SALEM TOWNSHIP — SAD 58’s Board of Directors unanimously supported parents’ right to not to release their children’s Social Security numbers, although Maine law says the school districts have to ask.

Maine Department of Education Commissioner Angela Faherty has directed all schools to collect student Social Security numbers to study long-term enrollment and achievement, keep more accurate records, and provide more helpful Department of Labor statistics. However, the district’s board did not see the benefits outweighing the risks of sharing such personal information.

“The Board voted that I should send you a letter making it clear that they do not support the collection of these numbers,” Superintendent Quenten Clark’s correspondence to parents states. “As there is no penalty if you choose not to give us your child’s Social Security number, the Board wants it clear that they advise you to refuse to provide that information to us.”

After state-level hearings were held in May, 2009, the bill was signed into law by Gov. John Baldacci in June, 2009. State Sen. Peter Mills, R-Cornville, sponsored the bill and is frustrated and baffled by the resistance, because he does not see the law as an invasion of privacy.

Benefits to the state’s educational system far outweigh the risk of the data being released inadvertently, he said.

“A unique identifier is necessary to account for kids who move from one district to another or from state to state. Some teachers and their allies on school boards are hiding behind the MCLU’s specter of identity theft,” Mills said. “Their real motivation is that they don’t want their districts or their students to be measured against those in other systems. No one worries about identity theft when buying gas or groceries with a credit card. Why should we obsess about it in education or health care?”

One of the reasons for success in the modern marketing, Mills said, is the ability to aggregate information and make sense out of it and track success and failure.

“In the medical and education field, we have an even greater need to track success and failure and make improvements as time goes on,” he said. “Within those systems are professionals, who, in some cases, are hostile to the idea of making their results known. We need to be able to track performance.”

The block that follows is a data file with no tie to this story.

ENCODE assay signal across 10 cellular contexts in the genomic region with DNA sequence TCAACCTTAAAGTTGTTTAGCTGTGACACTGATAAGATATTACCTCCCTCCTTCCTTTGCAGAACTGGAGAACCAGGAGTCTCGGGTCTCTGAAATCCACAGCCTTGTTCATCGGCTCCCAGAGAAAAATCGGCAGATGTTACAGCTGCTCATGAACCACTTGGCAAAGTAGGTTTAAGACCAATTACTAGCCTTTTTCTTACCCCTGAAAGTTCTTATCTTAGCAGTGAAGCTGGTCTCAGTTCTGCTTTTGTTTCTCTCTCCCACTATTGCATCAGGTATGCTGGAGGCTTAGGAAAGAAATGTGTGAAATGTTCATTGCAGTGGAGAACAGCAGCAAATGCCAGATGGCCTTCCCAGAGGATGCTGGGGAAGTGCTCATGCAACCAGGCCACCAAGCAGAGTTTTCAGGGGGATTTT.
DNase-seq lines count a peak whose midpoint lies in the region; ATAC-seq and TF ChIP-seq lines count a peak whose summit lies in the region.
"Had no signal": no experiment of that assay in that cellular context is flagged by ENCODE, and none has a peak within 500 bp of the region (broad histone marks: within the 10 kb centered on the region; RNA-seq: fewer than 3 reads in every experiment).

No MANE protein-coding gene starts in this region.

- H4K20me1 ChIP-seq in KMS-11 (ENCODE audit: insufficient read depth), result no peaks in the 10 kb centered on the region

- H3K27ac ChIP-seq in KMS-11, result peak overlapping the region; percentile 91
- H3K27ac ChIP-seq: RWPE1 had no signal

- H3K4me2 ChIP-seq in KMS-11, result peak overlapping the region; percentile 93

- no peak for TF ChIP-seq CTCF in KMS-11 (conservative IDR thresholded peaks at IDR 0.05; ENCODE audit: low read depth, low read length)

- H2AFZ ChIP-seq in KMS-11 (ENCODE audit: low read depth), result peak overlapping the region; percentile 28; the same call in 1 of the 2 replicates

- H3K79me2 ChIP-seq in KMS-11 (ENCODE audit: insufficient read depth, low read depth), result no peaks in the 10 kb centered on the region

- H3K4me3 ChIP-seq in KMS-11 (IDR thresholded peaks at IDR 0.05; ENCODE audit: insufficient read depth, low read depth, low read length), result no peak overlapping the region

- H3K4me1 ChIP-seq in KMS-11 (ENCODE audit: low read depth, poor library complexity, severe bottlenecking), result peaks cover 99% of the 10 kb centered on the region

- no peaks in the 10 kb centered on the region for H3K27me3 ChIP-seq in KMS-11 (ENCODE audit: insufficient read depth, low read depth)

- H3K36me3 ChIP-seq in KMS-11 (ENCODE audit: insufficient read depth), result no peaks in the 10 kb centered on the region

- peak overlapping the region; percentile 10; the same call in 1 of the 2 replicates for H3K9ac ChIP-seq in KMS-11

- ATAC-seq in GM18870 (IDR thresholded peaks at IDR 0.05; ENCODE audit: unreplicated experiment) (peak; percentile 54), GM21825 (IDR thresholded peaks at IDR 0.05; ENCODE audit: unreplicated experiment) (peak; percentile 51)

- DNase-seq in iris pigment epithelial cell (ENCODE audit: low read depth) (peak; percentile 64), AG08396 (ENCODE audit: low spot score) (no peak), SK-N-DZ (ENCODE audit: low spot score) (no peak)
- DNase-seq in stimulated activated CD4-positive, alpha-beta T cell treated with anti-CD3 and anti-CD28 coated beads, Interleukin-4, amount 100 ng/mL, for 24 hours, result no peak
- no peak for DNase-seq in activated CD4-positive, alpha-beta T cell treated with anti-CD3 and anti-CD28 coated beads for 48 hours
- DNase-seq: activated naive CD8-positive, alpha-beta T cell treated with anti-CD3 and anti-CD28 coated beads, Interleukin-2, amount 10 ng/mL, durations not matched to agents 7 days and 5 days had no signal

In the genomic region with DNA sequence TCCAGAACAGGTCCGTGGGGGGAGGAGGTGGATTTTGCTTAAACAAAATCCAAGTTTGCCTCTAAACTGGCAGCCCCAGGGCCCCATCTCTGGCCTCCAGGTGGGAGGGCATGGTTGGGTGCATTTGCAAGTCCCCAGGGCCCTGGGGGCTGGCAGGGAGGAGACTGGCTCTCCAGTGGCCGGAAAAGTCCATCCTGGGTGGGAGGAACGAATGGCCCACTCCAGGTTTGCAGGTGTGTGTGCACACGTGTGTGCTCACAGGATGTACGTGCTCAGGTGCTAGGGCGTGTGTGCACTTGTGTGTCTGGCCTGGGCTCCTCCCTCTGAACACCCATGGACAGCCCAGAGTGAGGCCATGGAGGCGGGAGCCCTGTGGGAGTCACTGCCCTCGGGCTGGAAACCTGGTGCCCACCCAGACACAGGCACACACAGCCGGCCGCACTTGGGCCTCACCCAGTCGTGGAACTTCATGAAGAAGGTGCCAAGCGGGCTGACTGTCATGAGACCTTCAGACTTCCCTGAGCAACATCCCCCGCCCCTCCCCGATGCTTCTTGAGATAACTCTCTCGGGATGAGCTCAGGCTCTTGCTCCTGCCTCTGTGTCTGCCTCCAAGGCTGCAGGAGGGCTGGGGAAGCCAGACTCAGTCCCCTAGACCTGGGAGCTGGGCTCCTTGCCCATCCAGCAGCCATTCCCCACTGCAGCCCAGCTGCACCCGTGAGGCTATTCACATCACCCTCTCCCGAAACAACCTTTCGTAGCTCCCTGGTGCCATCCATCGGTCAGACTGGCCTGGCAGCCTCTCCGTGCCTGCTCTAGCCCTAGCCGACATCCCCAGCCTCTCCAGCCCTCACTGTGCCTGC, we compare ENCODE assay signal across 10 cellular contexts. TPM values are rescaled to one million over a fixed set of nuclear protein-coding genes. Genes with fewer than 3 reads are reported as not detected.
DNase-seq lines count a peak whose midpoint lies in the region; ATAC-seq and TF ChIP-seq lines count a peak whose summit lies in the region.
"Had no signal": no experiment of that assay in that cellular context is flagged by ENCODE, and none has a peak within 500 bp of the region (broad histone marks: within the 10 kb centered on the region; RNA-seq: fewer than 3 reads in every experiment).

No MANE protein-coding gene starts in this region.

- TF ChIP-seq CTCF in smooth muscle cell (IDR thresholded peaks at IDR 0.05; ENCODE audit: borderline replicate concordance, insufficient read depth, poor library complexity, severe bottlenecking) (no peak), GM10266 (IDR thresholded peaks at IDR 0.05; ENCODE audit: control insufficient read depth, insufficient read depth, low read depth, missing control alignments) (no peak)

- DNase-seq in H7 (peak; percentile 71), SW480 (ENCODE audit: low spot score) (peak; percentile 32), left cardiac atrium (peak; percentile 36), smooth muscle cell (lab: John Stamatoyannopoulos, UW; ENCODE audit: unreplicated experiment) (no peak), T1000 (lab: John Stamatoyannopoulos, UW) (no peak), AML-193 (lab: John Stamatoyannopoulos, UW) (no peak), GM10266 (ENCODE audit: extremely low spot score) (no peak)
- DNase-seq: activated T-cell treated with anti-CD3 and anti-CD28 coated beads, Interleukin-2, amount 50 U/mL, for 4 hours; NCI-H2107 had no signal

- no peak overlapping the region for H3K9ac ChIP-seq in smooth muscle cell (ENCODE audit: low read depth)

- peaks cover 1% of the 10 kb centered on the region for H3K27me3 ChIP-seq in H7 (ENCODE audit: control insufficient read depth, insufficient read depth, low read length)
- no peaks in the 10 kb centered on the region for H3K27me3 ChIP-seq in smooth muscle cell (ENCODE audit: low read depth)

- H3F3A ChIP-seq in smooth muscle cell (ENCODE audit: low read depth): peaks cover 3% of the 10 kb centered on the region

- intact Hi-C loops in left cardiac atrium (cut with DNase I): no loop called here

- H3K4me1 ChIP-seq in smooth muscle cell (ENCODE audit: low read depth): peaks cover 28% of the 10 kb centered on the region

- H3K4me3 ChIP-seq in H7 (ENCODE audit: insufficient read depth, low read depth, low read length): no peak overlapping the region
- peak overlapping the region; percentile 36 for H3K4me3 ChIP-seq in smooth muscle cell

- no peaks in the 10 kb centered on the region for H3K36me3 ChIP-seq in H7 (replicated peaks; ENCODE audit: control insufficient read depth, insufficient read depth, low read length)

The Social Security number is the one unique identifier that tracks into adulthood, he noted, and branches of the military have been using such a system for a long time.

“The cost savings, efficiencies, quality improvement that flows from managing data responsibly and well are huge,” Mills said.

Oxford Hills School District Superintendent Rick Colpitts said officials there have been sending some data to the DOE, but he was not eager to have his school system responsible for gathering and transmitting sensitive data. Although a letter was sent to schools last week offering DOE training, he’s concerned that his district is ultimately responsible “as the middleman.”

“We already have our system to track our student information, but we know there’s always the possibility of being hacked,” he said.

The Maine Civil Liberties Union Public Policy Counsel Alysia Melnick states on their website,  “We fought hard in the Legislature to ensure both that this is an opt-in program (meaning it’s voluntary — students and parents do not have to provide Social Security numbers to public schools even when asked) and that parents be adequately informed of the opt-in nature and the risks of participation.”

The department’s plan to gather long-term data and follow students through pre-school, elementary school and high school and into the work force, is not a new one. The state also received a $7.3 million federal grant to implement the system, DOE spokesman David Connerty-Marin said.

“We’ve been talking about this for several years, and the school districts are well aware of it,” he said. “The federal government is moving in this direction and is probably going to require it anyway.”

Connerty-Marin said he testified at legislative hearings and received a very positive response before the law was passed more than a year ago.


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